Nearly 80 years after its publication in France, The Easy Life by Marguerite Duras is now available for the first time in English, thanks to translators Emma Ramadan and Olivia Baes. It's a dark and ruminative novel that displays Duras's talent for creating a memorable narrator and then sustaining considerable tension over the course of what amounts to an extended internal monologue.
Set in rural France, The Easy Life's story is told by Francine "Françou" Veyrenattes, a self-absorbed 25-year-old woman who lives on a farm with her younger brother, Nicolas, and their parents. The novel opens with a shocking act: Nicolas's violent assault on his uncle Jérôme that inflicts a mortal wound on the older man, though he survives in agony for more than a week. It's a prolonged dying that Françou describes in painful detail. Françou wrestles with her guilt over provoking the attack by revealing Jérôme's affair with Clémence, the mother of Nicolas's infant child, just one element of the "chaos" (along with "boredom" one of her favorite words) that surrounds her.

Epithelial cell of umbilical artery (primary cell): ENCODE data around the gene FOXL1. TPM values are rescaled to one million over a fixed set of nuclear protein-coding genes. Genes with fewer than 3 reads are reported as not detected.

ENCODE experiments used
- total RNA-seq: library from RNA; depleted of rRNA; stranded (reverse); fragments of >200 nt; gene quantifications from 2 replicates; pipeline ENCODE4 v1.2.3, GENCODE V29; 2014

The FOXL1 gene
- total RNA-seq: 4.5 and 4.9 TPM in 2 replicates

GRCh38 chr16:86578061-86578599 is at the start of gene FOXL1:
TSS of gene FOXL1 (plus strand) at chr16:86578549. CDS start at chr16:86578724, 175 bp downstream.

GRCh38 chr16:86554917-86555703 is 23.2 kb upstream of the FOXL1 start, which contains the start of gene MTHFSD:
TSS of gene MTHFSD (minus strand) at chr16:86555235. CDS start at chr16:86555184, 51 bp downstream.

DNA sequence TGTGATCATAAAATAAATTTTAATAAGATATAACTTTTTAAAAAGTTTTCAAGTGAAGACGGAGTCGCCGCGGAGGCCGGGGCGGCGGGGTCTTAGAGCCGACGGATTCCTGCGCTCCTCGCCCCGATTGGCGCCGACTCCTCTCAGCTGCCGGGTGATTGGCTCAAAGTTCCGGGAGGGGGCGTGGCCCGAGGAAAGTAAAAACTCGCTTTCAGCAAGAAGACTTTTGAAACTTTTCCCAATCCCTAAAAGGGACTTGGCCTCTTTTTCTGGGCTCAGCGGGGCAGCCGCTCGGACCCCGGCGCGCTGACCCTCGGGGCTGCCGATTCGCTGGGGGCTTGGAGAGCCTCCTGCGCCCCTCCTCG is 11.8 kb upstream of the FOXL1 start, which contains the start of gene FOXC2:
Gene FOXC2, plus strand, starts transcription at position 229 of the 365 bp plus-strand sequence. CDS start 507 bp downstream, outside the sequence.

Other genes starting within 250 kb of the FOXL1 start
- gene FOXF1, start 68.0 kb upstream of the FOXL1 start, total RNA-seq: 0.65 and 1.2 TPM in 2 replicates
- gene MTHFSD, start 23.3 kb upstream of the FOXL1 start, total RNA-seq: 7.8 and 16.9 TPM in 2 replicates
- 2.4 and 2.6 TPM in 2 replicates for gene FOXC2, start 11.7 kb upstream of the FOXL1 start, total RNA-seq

In the novel's second section, Duras makes a radical shift. Françou departs, after another family tragedy, for a beach resort on France's Atlantic coast where in isolation she ruminates in almost hypnotic fashion on the events that have brought her there. Even in this tranquil setting, amid the "blue and hoarse sound of the sea," she becomes enmeshed in another incident involving a sudden fatality.
The Easy Life is anything but easy; it's a compelling portrait of a mind in turmoil and of the relentless, unforgiving demands of a true moral reckoning. --Harvey Freedenberg, freelance reviewer